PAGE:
Unable to scale up its manufacturing fast enough to meet the spiraling demand for its GLP-1 weight loss products, Novo Nordisk is employing a new strategy—reducing production of diabetes drug Victoza to make more Ozempic.
Novo and the European Medicines Agency (EMA) divulged (PDF) the move in a letter to healthcare professionals, warning of a growing shortage of both medicines that is set to intensify during the rest of the fourth quarter.
With the shortage of Victoza expected to continue into the second quarter of next year, the EMA has instructed healthcare providers not to start new patients on the drug until then. While Victoza (liraglutide) and Ozempic (semaglutide) are both GLP-1 drugs, the former—which was originally approved in 2010—is not used for weight loss.
Intermittent shortages of Ozempic are expected to persist throughout 2024, though the overall supply situation should improve in the first quarter of next year, according to the letter. Novo Nordisk will limit the supply of starter doses of Ozempic (0.25 mg) to help curb the initiation of new patients, the company said. During this period, the EMA has also recommended that doctors “limit” new users.
With celebrity endorsers and social media fueling the weight loss craze, demand for GLP-1 drugs, first from Novo Nordisk and then from Eli Lilly, has skyrocketed even though many users are paying full price for the treatments, which can run more than $10,000 annually.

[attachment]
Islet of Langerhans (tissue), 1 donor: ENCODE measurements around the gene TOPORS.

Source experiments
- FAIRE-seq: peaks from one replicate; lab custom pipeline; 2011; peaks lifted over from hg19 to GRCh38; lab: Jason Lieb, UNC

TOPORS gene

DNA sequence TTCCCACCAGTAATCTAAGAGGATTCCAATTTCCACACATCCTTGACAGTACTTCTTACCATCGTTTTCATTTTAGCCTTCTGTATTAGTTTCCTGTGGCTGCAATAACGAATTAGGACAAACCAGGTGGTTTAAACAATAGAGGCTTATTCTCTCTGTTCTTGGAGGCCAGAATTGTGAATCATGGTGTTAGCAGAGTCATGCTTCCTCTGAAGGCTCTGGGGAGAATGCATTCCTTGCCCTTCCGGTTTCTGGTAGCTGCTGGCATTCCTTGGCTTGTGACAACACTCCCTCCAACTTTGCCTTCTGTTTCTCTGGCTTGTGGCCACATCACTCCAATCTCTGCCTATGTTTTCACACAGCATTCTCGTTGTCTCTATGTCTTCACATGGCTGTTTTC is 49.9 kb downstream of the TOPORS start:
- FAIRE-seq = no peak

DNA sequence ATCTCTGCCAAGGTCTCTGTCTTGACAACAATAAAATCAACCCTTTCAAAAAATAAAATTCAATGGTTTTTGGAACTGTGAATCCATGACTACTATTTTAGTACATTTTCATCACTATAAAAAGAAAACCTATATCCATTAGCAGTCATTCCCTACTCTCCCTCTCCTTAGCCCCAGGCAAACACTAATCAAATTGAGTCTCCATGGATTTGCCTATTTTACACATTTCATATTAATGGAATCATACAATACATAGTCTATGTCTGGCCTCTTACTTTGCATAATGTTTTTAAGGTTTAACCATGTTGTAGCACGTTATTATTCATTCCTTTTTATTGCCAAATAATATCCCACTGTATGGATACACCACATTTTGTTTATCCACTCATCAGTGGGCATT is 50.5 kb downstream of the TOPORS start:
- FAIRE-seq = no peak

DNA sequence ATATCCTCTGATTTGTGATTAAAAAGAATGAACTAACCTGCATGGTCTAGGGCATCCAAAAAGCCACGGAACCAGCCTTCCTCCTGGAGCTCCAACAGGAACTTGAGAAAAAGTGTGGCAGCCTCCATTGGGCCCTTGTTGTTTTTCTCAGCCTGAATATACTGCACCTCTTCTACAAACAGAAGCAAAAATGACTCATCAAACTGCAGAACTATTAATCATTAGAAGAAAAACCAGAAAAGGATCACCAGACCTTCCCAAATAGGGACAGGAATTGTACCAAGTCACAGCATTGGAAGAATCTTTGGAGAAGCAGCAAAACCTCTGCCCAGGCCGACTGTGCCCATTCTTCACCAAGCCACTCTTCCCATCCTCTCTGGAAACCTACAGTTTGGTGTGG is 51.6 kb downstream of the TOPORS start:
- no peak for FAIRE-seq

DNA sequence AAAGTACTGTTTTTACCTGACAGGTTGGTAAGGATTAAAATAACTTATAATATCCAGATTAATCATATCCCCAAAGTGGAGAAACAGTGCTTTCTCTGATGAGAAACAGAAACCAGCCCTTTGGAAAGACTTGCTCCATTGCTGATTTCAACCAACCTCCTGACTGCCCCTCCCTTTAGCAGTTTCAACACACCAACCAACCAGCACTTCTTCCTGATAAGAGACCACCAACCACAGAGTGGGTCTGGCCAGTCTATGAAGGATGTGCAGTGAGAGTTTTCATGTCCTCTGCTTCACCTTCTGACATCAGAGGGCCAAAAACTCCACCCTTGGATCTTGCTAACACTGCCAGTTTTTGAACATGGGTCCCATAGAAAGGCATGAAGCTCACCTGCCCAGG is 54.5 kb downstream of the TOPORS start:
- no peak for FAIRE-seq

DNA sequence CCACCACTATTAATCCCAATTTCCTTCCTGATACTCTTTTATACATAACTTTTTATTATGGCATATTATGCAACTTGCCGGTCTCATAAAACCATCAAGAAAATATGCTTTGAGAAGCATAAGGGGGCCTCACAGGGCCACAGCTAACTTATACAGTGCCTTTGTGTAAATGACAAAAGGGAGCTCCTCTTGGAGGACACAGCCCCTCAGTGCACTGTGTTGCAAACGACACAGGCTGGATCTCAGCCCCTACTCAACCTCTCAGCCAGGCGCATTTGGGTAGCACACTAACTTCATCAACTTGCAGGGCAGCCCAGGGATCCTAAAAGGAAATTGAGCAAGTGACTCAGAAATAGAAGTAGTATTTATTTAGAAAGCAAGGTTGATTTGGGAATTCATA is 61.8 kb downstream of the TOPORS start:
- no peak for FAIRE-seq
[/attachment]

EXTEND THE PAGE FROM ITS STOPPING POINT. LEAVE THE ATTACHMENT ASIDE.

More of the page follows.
Both companies have earmarked enormous sums—including $6 billion for Novo—to beef up their manufacturing capabilities for the products. Lilly says that by the end of this year, it will have twice the capacity as it had at the start of the year to produce its weight loss products.
In the third quarter, Ozempic sales reached $3.3 billion, while Novo’s obesity treatment Wegovy—which is simply the same drug at a higher dose—rung up $1.4 billion in sales. Together, the two treatments accounted for 56% of the company’s revenue of $8.4 billion. Earlier this year, as measured by market cap, Novo became the most valuable pharma company in Europe.
Lilly now holds that distinction in the U.S. thanks in large part to its development of tirzepatide, a dual-action blood sugar modulator that studies indicate is even more effective in triggering weight loss. Lilly’s diabetes product Mounjaro raked in sales of $1.4 billion in the third quarter, and, earlier this month, the company pushed its obesity drug Zepbound—which is the same formulation and dosage as Mounjaro—across the FDA finish line.
With some diabetes patients unable to get Ozempic due to overwhelming demand for it for weight loss, some countries in Europe have halted export of the treatment and placed other limitations on its use.